Not surprisingly, improving the bioavailability has turned out to be the holy grail in the halls of natural product research labs the world over. There are many ways to improve bioavailability, these can range from: incorporating compounds like curcumin into “cage-like” molecules called cyclodextrins, to combining ingredients with powerful polymers (called block polymers), to forming extremely small-size micro or nano-emulsions, to using powerful surfactants like Tween, or by making the curcumin more lipid-soluble by coating it with various phospholipids usually derived from soy. Unfortunately, many of these methods use unapproved ingredients as per regulatory authorities like Health Canada or the FDA. Still others use ingredients that would not be considered food-grade or natural and are thus considered inappropriate.
Then there is the case where some companies use piperine, an alkaloid from black pepper. Black pepper is a widely consumed spice and has been used for centuries by virtually every culture. The rationale for the use of piperine to enhance the bioavailability of curcumin and other ingredients is that piperine inhibits or “knocks-out” the phase 2 enzyme system whose job is to attach various groups like glucuronide or sulphate to any molecule friend or foe that enters the blood. Phase 2 enzymes are a family of enzymes that literally act as the last line of our defence system. Attaching these groups makes molecules more soluble and thus easily excreted through the urine. For friendly molecules like curcumin, or the various flavonoids like quercetin which we get from fruits and vegetables, that’s not good since they are quickly excreted before much benefit can be derived. However, for unfriendly molecules like carcinogens, solvents (from petrol fumes or paints), chemicals or prescriptive drugs, then phase 2 enzymes are really useful. The longer these molecules stay in the body, the greater harm they can cause. So the phase 2 enzyme system is there for a reason and that is to protect us. No wonder this enzyme system is described as the major detoxification pathway. You don’t want to fiddle with it, especially if inhibiting it.
It is strange indeed that no one seems to have raised this alarming concern about inhibiting the phase 2 enzymes, this “gatekeeper”, while possibly allowing the good guys like curcumin to stay in the body but also allowing the “bad” guys like carcinogens to stay as well! The only person to have ever raised this issue is Clark Sayer. Sayer has been a lone voice for well over five years, and surprisingly when this matter is brought up at scientific discussions researchers generally agree with him. Surely then, isn’t it better not to use this ingredient as a bioavailability enhancer until more research actually proves its usefulness and safety? However, quite a few companies continue to use this approach of inhibiting this key detoxification system! Far better to use other approaches like solid lipid particles that not only protect the curcumin from degradation by alkali, bile acids and other digestive enzymes through a protective covering, but that can also be reduced in size so that such particles can easily bypass the enterocytes, the cells lining the small intestines and enter straight into the blood. One such approach has been taken by scientists at the famed University of California in Los Angeles (UCLA). Working in their neuroscience laboratory, Drs Bruce Cole and Sally Frutchey were interested in how curcumin can prevent and/or reverse the sticky plaque that develops in the nerve cells (neurons) of many Alzheimer’s disease patients and decided to look at a non-piperine approach to enhancing bioavailability. After looking at over two hundred formulations, they finally developed the curcumin solid lipid particle as the best candidate to delivering curcumin into the brain. This formulation is called Longvida (see www.longvida.com) and was tested in bone cancer patients in India to see if it was more bioavailable than regular curcumin. Indeed the area under the curve (AUC) which is a measure of bioavailability, was between one hundred to two hundred times that of regular curcumin. The duration of the effect was greatly increased, as the formulation stayed in the system for a longer time since it was protected by the lipid covering. Clinically, the benefits to the patients were reduced episodes of pain, improved quality of life, and significant improvements in the remission rate. While this study was small, nonetheless the results did compare this new delivery system directly with curcumin. The study was repeated in 2012 at the University of Ohio when researchers gave a much smaller dose (80mg) to healthy patients and observed that curcumin was able to get into the brain in high enough concentrations and reduce the plaque formation within just thirty days! Finally, another key feature of this delivery technology over others was that the curcumin delivered to the active site was in the free curcumin form rather than the glucuronide or sulphated form which is typical of other delivery systems. This was discussed in part 1 of the bioavailability issue last time.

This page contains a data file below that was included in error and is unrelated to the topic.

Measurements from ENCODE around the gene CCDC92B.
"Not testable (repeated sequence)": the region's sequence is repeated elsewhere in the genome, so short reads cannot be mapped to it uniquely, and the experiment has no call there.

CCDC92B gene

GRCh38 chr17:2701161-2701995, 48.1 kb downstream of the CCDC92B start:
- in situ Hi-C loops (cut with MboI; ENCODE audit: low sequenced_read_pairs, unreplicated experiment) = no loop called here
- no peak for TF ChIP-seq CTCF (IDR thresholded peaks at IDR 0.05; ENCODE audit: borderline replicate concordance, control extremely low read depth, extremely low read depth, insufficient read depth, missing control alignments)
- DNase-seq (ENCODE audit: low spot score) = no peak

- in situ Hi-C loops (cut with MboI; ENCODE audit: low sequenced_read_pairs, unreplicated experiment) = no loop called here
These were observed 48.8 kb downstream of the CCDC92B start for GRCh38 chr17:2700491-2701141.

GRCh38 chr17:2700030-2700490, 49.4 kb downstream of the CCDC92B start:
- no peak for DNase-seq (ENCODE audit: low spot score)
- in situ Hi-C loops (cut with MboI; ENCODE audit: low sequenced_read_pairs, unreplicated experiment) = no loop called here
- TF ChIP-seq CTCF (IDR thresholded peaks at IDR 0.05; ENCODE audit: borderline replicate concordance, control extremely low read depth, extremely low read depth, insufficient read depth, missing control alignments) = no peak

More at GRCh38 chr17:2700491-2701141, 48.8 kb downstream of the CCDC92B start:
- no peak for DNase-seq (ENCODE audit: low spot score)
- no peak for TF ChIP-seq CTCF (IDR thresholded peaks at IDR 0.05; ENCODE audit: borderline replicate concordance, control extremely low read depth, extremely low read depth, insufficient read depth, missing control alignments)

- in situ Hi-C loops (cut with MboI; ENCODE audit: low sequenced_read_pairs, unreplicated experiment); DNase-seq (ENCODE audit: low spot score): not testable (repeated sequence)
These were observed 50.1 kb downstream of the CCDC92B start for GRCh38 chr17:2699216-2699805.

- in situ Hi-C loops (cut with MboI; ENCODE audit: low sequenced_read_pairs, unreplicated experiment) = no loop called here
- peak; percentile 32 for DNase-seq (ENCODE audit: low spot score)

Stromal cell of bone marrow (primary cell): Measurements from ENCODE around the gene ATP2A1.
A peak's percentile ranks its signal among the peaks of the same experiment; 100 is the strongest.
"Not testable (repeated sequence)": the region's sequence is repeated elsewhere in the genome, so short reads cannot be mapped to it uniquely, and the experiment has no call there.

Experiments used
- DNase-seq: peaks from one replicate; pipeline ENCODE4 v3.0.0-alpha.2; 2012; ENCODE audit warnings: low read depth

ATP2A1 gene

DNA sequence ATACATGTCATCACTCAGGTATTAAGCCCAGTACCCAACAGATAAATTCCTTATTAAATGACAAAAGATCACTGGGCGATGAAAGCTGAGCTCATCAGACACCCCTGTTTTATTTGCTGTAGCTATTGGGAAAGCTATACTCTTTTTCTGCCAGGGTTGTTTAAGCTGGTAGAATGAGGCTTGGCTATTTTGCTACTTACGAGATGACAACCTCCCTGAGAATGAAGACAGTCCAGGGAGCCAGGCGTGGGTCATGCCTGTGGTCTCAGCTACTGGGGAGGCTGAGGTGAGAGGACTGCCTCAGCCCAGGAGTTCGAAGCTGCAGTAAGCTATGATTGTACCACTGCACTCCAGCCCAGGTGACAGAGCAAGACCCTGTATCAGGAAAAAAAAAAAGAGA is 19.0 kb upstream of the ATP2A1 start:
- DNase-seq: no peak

In conclusion, while piperine which is derived from the common food ingredient black pepper, the mechanism of inhibiting a defence system like the phase II enzymes to improve bioavailability may not be the best approach to take until more research into the long term effects are studied. Instead it may be a better option to use other technologies like the solid lipid particles that are proven to be safer and deliver higher amounts of active component to the target site.